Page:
We moved to Leicestershire and the delights of Belgrave Road. Seeing the Diwali celebrations there was absolutely fantastic and we also used to try the Indian sweet shops (I’ve never fully come to terms with the levels of sweetness involved: I don’t think my tongue can reach that far up the scale). There we had a clear favourite – Friends Tandoori. Thankfully our children enjoyed a curry at this stage so it worked really well. What was obvious though was the different styles between Leicester and Birmingham. To me the typical Birmingham curry was very moist and oniony whereas Leicester curries seemed drier on the whole and the vegetables were less cooked – it took a while to adapt. It did highlight that curry restaurants are all about entertainment. They understand exactly what their customers want and cater for them – its not about showing off for the sake of it.

And so to Ashbourne. The Bengal Cottage is a great staple. It has its ups and downs but the staff are generally friendly, and there’s often someone in there that you know. Service can be patchy when they have a big table booking but if you are on the big table you can have a great evening. I’ve never had a bad meal there and I’ve had a couple of great ones.

I’ve been to the Red Chilli a couple of times and enjoyed it. It’s a little bit more expensive but they definitely go for the Leicester style curry – you can taste each ingredient more. For a quieter environment and the benefits of an alcohol licence its a good evening out.

We’ve also got Panda which serves the best takeaway in my opinion. I love to watch the guys cooking – on a busy night its like a machine.

For Thai curry, The Basement is worth a mention. It’s the best place to eat out in Ashbourne at the moment in my opinion. There’s always a very warm welcome and the food is consistently good. Those who like chilli heat may feel its a little toned down but you’ll still have a good evening.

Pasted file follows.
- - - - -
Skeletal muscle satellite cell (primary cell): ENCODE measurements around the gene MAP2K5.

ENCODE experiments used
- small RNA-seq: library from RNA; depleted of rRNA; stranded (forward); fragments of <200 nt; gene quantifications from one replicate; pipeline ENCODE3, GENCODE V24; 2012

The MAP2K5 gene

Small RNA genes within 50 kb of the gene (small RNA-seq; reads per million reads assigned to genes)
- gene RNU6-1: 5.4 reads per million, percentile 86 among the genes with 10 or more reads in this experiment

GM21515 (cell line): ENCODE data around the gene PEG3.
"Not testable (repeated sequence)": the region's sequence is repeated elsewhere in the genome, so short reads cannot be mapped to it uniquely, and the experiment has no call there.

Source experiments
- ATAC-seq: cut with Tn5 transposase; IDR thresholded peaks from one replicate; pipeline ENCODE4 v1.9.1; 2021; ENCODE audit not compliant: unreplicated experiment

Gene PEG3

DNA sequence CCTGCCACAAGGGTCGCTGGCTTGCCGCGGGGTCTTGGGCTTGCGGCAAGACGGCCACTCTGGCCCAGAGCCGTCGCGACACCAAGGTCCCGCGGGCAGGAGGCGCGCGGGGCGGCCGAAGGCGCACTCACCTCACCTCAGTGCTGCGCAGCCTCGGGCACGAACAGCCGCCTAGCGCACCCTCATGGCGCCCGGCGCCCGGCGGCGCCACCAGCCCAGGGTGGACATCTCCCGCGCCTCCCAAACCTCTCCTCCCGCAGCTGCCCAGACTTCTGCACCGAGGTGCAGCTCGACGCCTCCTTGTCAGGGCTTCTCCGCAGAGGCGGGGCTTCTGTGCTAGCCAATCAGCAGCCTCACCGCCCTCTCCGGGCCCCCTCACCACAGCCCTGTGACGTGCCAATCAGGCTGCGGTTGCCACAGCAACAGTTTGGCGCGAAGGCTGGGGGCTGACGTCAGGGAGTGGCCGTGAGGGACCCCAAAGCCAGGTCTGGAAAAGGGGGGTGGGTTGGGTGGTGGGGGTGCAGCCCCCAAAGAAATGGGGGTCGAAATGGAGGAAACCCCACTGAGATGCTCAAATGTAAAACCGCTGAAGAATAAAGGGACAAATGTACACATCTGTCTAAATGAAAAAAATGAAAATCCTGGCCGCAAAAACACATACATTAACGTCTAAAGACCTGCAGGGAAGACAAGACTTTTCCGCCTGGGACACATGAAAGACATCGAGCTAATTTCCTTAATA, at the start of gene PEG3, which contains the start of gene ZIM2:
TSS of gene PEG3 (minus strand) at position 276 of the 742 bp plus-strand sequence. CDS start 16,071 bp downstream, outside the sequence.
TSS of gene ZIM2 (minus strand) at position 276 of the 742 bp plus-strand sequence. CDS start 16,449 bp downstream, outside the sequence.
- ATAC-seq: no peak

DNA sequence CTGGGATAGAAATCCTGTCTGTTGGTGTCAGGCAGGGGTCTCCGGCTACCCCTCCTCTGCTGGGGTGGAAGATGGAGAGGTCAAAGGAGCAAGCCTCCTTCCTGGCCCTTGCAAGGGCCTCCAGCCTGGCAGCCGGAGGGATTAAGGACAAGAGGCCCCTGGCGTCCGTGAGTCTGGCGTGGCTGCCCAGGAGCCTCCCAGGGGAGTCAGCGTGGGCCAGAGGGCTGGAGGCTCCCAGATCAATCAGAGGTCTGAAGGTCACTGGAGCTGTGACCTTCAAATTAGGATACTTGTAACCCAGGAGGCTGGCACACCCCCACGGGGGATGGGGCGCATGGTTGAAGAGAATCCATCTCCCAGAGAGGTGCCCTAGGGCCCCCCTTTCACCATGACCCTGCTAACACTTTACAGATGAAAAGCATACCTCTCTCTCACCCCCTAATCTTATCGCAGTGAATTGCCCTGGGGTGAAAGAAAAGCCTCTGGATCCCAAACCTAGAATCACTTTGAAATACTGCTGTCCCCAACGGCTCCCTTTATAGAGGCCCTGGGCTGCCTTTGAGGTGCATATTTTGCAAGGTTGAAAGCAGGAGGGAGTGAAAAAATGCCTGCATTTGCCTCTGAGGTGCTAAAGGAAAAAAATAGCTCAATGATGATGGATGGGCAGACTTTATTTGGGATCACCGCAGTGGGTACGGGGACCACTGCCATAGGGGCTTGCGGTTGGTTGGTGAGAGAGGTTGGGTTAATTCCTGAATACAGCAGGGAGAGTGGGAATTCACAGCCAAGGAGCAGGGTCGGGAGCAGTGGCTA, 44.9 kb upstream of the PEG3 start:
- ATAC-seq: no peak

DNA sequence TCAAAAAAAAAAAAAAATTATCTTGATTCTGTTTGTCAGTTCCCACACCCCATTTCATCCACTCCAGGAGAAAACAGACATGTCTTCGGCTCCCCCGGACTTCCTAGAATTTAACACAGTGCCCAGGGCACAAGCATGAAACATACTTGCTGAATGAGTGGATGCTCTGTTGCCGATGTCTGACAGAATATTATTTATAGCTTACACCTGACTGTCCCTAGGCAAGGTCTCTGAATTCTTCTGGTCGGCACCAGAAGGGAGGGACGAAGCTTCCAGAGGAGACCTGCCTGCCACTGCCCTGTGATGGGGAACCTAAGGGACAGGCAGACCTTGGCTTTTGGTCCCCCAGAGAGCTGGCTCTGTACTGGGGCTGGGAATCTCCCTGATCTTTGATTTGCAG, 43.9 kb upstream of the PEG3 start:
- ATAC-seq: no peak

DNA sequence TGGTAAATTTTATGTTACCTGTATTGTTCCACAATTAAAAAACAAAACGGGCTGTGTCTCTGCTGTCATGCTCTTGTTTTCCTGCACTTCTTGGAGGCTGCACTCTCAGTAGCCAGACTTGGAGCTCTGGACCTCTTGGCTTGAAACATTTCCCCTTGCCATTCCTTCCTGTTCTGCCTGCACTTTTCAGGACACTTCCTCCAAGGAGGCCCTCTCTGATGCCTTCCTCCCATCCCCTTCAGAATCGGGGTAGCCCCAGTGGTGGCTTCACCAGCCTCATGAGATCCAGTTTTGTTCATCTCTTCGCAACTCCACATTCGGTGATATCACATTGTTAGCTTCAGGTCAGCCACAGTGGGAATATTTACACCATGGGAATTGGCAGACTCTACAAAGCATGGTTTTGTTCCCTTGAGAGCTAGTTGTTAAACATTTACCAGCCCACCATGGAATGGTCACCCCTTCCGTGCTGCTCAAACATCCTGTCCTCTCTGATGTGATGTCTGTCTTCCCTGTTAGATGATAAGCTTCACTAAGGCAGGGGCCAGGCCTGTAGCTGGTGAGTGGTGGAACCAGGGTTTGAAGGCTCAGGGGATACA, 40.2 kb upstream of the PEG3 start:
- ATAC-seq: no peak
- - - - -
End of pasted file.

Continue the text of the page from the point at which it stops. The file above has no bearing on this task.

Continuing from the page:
The best kept secret, for those who don’t want to go out but can’t be bothered to cook either, is Rafi’s Spicebox. There are two shops – one in Sudbury in Suffolk and one in York – but they have an online business too. They offer curry base ingredients in vacuum packed bags – typically a curry paste, some dried fried onions and a mixture of ground spices. The label tells you what to add. In the shops they make them up to order from the spice trays. They are full of flavour and you can choose the heat to order http://www.spicebox.co.uk. I’ve tried a few out of the range including the rendang, the red and green Thai curries and a few of the Indian curries and my favourite is the Xacuti. I know it’s not Try Ashbourne First but you still need to add meat and some vegetables to it.

About justaukcook

/kʊk/ Not a chef, not an epicure, not a foodie. Just one who likes to prepare food – What really happens in the kitchen and on the high street is what I write about. Follow me on Twitter @Justaukcook and on https://www.facebook.com/justaukcook
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2 Responses to A life through curry… from Birmingham to The Bengal

  1. Fiona says:

    Great post. Takeaway curry is a subject dear to my heart, and I love all our Ashbourne curry houses for different reasons and eat from all of them. At the moment we’re in a Red Chilli phase, but I have started hankering for a Bengal lately…

    However I’m not so sure on the Thai unless it’s radically upped it’s game since I last went there a year ago. I love Thai food, but I don’t think I’ve ever had a good meal there, sadly. Maybe it’s time to give it another chance.